Re: AMBER: Ti calculations in dmso solvent

From: David Mobley <>
Date: Thu, 23 Feb 2006 08:58:17 -0800


If you are doing this with an annhilation procedure (where charge and van
der Waals interactions are turned off) as in the tutorial, there may be some
details of your calculation that you need to look at more carefully. In

(1) I have serious concerns I've mentioned previously on this list about the
ability of the scaling Amber uses for turning off van der Waals interactions
to produce converged results for these sorts of calculations. (I had trouble
getting reproducibility; essentially my results for the van der Waals
portion of my calculations could double from one trial to the next, even
with fairly long calculations (500 ps at each lambda value).
(2) It is not clear to me what the correct way to do these sorts of
calculations for charged ligands is. Usually to use PME you require that the
system be neutral; it seems difficult to maintain this if the ligand whose
charges are being turned off is charged. The problem isn't as apparent with
cutoff electrostatics, but it's not obvious to me that this means that there
will be no problem. Perhaps someone else can comment on this?

If there is a clear reaction path for your ion to come in and out of the
receptor, you might try using an umbrella sampling approach to compute the
PMF for pulling the ion out of the receptor and then compute the binding
free energy by integrating the PMF. In this way you get around both of the
potential problems I mentioned above, plus you avoid the having to calculate
the (extremely large) energy of turning off electrostatic interactions in
the receptor and solvent. IMO the largeness of these energies for charged
species means that the error in deltaG will be quite large. (Benoit Roux had
a recent paper using PMF's for binding free energies where he mentioned that
free energy of turning off the ligand charges in water was about 800
kcal/mol, because it was quite charged; the free energy in the site was
similar. The correct binding free energy was perhaps 8 kcal/mol, which would
obviously be swamped out by a 1% error (which is very small for these
calculations!) in the water or protein components of the free energy. He
concluded that for his ligand, the PMF approach was the only reasonable way
to go).

I can't speak to the solvent model issue, but unless you are spending a vast
amount of computer time on this problem (i.e. perhaps running 10 ns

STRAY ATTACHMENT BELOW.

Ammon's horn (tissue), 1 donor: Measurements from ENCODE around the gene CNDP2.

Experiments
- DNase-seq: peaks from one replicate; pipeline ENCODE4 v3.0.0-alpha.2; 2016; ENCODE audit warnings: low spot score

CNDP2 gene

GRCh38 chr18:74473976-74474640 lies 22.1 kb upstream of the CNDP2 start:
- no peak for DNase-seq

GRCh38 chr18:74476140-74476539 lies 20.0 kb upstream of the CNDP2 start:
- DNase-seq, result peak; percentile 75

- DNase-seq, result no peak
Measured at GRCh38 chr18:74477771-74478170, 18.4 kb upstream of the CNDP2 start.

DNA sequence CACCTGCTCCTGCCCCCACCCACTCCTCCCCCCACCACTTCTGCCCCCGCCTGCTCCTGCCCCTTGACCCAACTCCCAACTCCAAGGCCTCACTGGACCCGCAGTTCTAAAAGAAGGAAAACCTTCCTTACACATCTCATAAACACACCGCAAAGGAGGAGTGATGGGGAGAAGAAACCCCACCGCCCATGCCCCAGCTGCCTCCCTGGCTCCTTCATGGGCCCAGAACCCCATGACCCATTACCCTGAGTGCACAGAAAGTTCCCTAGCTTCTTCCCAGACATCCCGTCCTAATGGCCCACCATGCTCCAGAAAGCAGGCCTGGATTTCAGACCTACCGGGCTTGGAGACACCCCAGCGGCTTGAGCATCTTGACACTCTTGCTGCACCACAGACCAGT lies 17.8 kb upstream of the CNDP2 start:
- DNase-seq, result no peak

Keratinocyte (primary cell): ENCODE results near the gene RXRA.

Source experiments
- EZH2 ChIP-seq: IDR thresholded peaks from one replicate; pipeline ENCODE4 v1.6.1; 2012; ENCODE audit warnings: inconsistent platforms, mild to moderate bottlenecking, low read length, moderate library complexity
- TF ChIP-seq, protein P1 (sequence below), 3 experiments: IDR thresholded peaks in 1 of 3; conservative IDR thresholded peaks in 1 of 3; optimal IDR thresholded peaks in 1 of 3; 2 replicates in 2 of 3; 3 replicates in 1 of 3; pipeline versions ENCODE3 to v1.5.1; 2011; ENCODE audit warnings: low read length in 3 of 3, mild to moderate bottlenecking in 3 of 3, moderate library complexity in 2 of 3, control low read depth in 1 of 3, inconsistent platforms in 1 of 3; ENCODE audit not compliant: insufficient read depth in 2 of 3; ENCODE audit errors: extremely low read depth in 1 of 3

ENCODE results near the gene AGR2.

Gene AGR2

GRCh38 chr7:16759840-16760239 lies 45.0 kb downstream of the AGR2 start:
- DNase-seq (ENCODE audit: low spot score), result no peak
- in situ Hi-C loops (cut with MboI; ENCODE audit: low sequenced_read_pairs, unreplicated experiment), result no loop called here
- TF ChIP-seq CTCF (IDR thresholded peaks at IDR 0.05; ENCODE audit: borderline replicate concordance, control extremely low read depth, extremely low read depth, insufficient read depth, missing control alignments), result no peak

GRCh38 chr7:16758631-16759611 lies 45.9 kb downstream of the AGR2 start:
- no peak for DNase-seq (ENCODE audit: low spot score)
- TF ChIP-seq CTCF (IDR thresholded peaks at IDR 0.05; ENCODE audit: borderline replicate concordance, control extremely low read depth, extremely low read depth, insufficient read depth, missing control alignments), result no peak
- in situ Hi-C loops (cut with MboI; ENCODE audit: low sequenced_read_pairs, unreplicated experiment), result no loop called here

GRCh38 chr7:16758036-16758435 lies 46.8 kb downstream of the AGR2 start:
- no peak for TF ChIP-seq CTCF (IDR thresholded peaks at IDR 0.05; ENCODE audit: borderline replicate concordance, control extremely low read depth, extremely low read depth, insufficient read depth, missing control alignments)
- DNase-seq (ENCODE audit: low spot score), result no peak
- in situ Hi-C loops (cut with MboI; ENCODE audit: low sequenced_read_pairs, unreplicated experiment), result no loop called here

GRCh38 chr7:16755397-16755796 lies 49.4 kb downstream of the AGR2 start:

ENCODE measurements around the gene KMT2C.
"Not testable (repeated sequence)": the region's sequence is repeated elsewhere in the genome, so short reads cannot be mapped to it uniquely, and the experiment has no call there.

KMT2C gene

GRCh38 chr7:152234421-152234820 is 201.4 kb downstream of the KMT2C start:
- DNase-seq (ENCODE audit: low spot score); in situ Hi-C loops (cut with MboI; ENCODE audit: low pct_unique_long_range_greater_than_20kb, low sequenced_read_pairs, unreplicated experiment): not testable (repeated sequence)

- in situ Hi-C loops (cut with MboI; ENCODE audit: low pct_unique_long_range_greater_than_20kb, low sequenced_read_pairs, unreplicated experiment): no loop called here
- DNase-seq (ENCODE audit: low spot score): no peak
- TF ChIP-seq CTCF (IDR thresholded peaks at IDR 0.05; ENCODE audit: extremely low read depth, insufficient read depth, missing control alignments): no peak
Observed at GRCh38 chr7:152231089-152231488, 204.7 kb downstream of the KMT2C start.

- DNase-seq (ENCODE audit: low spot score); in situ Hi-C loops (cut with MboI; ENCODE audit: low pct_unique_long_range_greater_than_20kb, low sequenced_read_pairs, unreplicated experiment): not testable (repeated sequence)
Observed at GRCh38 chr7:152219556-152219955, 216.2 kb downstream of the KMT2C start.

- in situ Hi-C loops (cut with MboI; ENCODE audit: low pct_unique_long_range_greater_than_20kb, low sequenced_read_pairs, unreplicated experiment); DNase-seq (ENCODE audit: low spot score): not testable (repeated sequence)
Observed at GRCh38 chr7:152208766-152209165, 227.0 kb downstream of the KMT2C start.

simulations at 30 different lambda value) you may need to look carefully at
whether your TI approach is giving you the accuracy you need to even be able
to say anything about whether the solvent model is working well or not.
Proper error analysis (including the fact that your timeseries are
correlated) is key in this sort of thing.

David Mobley
Dill Group

On 2/20/06, Vitor Manuel Sousa F?x <> wrote:
> Dear Amber users
> We are interested to calculate the binding association
> constant between a macrocyclic receptor and a carboxylate
> anion with charges +5 and -2 respectively. The
> experimental data were obtained in dmso solution and I
> want to estimate the value of the constant in this medium
> using the thermodynamic integration methods. The best way
> to do that it is carry out two independent simulations as
> described at amber home page for the transformation
> toluene -> nothing in water. For the dimethyl sulfoxide
> we are using the flexible model reported by kollman in J.
> Phys. Chem 102,8070, 1998 and provided with amber.
> Unfortunately the values of the calculated constants are
> largely overestimated when compared with experimental
> ones. We would like to know if there is a more
> appropriated DMSO solvent model for free energy
> calculations?. .. The charges for anion and receptor were
> calculated separately using the resp methodology. However
> other charge models such as am1-bbc, other starting input
> geometries in Gaussian were used. The resp charges were
> also calculated for receptor and anion together but the
> result was worsted then that obtained with charges
> calculated independently.
> Thank you very much in advance for your help
> Cheers
> Vitor Felix
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Received on Sun Feb 26 2006 - 06:10:16 PST
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